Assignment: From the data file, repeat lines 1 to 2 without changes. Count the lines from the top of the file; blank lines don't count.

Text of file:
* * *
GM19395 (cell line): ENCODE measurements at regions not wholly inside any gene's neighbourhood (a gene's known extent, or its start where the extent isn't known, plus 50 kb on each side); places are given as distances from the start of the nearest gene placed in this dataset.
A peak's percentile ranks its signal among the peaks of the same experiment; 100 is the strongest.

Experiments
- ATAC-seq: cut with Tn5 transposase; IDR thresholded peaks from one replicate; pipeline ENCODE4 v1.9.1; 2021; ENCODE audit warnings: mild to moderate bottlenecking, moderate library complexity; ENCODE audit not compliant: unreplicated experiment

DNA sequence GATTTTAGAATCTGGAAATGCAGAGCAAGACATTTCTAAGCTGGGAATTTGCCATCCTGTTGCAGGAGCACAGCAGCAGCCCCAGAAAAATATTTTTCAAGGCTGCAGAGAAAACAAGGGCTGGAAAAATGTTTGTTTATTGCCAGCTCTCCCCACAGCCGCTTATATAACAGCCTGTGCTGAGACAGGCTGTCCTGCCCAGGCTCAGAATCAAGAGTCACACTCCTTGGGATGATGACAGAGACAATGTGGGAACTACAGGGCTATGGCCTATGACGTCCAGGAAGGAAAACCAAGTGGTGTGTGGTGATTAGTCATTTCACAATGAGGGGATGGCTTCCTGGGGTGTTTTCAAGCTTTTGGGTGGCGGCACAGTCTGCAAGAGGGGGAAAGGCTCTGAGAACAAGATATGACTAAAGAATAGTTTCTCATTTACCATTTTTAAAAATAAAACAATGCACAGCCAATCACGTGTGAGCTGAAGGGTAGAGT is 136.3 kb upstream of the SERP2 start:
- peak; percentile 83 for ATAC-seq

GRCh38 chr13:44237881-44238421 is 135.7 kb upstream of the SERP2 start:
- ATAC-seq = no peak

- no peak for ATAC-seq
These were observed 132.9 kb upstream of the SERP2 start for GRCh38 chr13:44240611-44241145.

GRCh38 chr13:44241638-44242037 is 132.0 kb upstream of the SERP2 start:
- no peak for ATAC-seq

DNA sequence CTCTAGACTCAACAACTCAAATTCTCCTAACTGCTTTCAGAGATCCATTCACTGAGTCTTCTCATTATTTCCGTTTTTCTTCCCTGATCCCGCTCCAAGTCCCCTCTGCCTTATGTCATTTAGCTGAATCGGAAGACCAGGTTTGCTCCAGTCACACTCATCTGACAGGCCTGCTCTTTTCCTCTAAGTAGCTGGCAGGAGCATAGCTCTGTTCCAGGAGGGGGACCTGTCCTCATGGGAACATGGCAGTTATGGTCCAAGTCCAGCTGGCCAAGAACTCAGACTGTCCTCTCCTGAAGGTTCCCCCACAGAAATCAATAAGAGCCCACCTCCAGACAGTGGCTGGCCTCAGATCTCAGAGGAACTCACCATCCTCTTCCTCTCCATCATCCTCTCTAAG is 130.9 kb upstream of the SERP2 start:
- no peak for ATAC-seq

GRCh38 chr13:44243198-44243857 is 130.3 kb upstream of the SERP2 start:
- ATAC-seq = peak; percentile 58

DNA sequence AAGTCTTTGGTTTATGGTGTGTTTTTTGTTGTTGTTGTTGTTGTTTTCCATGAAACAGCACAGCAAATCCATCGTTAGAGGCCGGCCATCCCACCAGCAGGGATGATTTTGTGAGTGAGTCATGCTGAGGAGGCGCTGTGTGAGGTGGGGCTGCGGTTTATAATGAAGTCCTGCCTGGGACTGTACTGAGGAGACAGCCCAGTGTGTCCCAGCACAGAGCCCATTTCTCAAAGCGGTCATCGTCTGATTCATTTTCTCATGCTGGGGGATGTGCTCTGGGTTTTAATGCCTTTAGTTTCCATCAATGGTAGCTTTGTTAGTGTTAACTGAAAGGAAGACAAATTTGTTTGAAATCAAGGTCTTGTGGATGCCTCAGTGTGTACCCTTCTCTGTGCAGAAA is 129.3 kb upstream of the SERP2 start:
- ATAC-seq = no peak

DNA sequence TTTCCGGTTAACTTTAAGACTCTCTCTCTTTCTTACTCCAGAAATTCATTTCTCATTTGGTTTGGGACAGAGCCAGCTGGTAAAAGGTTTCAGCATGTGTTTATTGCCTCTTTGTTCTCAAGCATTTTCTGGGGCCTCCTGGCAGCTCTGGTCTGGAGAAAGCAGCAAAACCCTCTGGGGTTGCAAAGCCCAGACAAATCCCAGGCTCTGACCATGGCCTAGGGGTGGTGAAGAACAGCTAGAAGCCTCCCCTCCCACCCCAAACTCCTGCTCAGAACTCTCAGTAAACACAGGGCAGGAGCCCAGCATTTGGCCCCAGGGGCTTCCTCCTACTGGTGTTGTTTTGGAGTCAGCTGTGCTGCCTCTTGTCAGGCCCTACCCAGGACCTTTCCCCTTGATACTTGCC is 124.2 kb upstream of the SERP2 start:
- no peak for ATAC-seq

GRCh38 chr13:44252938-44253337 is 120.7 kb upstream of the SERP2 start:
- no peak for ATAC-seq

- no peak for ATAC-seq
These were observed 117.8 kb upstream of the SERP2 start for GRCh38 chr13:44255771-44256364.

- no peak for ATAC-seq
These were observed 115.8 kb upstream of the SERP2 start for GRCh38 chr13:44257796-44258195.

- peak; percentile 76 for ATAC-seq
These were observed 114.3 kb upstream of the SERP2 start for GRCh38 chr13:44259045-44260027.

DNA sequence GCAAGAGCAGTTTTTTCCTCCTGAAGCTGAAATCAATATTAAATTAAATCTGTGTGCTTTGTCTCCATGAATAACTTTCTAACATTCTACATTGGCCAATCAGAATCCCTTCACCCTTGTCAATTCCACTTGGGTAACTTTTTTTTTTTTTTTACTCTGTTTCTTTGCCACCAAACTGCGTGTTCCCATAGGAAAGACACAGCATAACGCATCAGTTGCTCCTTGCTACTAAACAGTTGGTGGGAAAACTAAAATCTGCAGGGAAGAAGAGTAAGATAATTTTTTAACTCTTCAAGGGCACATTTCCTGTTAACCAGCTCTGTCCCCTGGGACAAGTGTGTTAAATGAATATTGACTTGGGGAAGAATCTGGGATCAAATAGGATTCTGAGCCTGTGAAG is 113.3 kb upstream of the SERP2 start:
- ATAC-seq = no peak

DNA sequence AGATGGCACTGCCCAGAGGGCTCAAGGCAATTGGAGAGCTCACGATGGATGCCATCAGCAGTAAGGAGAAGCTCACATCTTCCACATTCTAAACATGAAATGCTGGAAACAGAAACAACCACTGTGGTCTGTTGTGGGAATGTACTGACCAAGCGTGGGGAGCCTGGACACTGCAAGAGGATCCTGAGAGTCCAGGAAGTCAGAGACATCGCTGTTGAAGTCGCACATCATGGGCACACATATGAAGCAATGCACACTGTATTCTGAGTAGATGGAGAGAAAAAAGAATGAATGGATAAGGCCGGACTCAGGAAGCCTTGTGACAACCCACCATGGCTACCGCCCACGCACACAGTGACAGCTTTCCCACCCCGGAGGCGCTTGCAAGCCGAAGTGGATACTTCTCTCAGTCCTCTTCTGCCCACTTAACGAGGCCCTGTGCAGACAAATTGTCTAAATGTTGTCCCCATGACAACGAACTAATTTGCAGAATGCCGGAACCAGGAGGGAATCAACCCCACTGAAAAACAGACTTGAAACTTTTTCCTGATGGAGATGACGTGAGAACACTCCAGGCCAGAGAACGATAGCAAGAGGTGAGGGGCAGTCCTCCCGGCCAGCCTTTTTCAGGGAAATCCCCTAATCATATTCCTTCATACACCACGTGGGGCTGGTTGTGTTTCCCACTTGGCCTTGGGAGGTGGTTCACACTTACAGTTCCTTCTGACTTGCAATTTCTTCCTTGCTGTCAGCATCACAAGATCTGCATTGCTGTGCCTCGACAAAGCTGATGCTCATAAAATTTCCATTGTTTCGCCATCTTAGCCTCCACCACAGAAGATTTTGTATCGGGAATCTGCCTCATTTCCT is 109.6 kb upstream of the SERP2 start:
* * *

GM19395 (cell line): ENCODE measurements at regions not wholly inside any gene's neighbourhood (a gene's known extent, or its start where the extent isn't known, plus 50 kb on each side); places are given as distances from the start of the nearest gene placed in this dataset.
A peak's percentile ranks its signal among the peaks of the same experiment; 100 is the strongest.